Taking it easy the day before the race was tough. After 4 miles, I felt like running more. My legs were loose and ready to go fast! I knew I needed to come up with a good race strategy to finish with a good time, so I decided to think of this race as a track workout with no recovery jogs. There would be the same kind of hurt over about the same distance. I would need to stay on the inside, hold the same pace, and have the same mental focus that I have at the track. I saw that there was a pretty steep hill around 1.5 miles, so I knew I would need to do a mental check after that climb. I added a few more mental check points to my plan to make sure that I did not get comfortable holding a slightly slower pace. There was no “comfortable” in my plan. I was ready to tackle this 5k.
My husband and kids dropped me off before 7am at the race site. I was tighter than I wanted to be for my warm up jog, but I felt good after my drills and strides.
I made my way through a few hundred people to get to the starting line. That was the most squeezing through and accidentally pushing people that I have ever done to get to the front. Usually people notice that someone is trying to get by, but not at this race, not at this party. It was either squeeze through or remain stuck in a sea of green!
After I made it to the front, I did a few strides down Greenville, and then squeezed back into the wall of people. The other runners that were warming up past the start unexpectedly lined up in front, and the announcer told everyone to step back about 5 feet. I felt like I was on the subway in Japan where they have pushers that push people in so the doors can close.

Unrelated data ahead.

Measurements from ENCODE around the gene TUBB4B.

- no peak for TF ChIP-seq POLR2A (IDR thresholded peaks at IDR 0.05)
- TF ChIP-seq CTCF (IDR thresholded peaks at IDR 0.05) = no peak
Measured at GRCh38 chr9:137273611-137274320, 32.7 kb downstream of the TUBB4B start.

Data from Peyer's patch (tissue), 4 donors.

The start was chaotic. I found my way out of the pack quickly, and I focused on staying strong, light on my feet, and relaxed. I never checked my watch, but I knew that I was running at the right pace. The steep hill was rough, but I was prepared for it. After I recovered from the hill, holding onto the same pace became a fight. I remembered that my coach tweeted something about how if you are a jellyfish, then you don’t need rhythm. I was not exactly sure what that meant, but my interpretation was that if you let yourself stay with the pack, then your legs will do what they need to do. I stayed on one runners shoulder for half of a mile, and I didn’t have to think about keeping that pace, I just did.
The last turn came quicker than I thought it would. I gradually picked up the pace, and when I saw the finish, I passed one runner and then another. About 20 meters before the finish line, I heard someone gaining on me. We raced to the finish, and she crossed a few tenths of a second ahead of me. My time was 19:01. 35 seconds faster than my 5k PR. Coming in 6th instead of 2nd or 3rd (which meant prize money) didn’t even matter. This race gave me a huge boost of confidence with my training and my ability to run a 5k.
Next 5k goal…. breaking 19:00!!!